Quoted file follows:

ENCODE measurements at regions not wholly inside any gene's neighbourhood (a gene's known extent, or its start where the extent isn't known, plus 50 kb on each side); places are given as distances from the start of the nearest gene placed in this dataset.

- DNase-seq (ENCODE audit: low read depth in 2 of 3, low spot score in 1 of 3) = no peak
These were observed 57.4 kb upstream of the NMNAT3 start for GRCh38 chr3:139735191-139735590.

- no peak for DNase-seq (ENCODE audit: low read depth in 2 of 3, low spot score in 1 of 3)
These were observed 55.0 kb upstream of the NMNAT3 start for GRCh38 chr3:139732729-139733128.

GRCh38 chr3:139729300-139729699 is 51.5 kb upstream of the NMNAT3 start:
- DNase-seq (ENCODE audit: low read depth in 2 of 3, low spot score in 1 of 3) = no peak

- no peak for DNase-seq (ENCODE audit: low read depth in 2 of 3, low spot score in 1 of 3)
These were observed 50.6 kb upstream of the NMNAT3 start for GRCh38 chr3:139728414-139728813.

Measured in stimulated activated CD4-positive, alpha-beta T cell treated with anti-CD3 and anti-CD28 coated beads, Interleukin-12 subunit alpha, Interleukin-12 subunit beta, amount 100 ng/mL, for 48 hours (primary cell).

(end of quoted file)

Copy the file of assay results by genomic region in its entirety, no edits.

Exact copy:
ENCODE measurements at regions not wholly inside any gene's neighbourhood (a gene's known extent, or its start where the extent isn't known, plus 50 kb on each side); places are given as distances from the start of the nearest gene placed in this dataset.

- DNase-seq (ENCODE audit: low read depth in 2 of 3, low spot score in 1 of 3) = no peak
These were observed 57.4 kb upstream of the NMNAT3 start for GRCh38 chr3:139735191-139735590.

- no peak for DNase-seq (ENCODE audit: low read depth in 2 of 3, low spot score in 1 of 3)
These were observed 55.0 kb upstream of the NMNAT3 start for GRCh38 chr3:139732729-139733128.

GRCh38 chr3:139729300-139729699 is 51.5 kb upstream of the NMNAT3 start:
- DNase-seq (ENCODE audit: low read depth in 2 of 3, low spot score in 1 of 3) = no peak

- no peak for DNase-seq (ENCODE audit: low read depth in 2 of 3, low spot score in 1 of 3)
These were observed 50.6 kb upstream of the NMNAT3 start for GRCh38 chr3:139728414-139728813.

Measured in stimulated activated CD4-positive, alpha-beta T cell treated with anti-CD3 and anti-CD28 coated beads, Interleukin-12 subunit alpha, Interleukin-12 subunit beta, amount 100 ng/mL, for 48 hours (primary cell).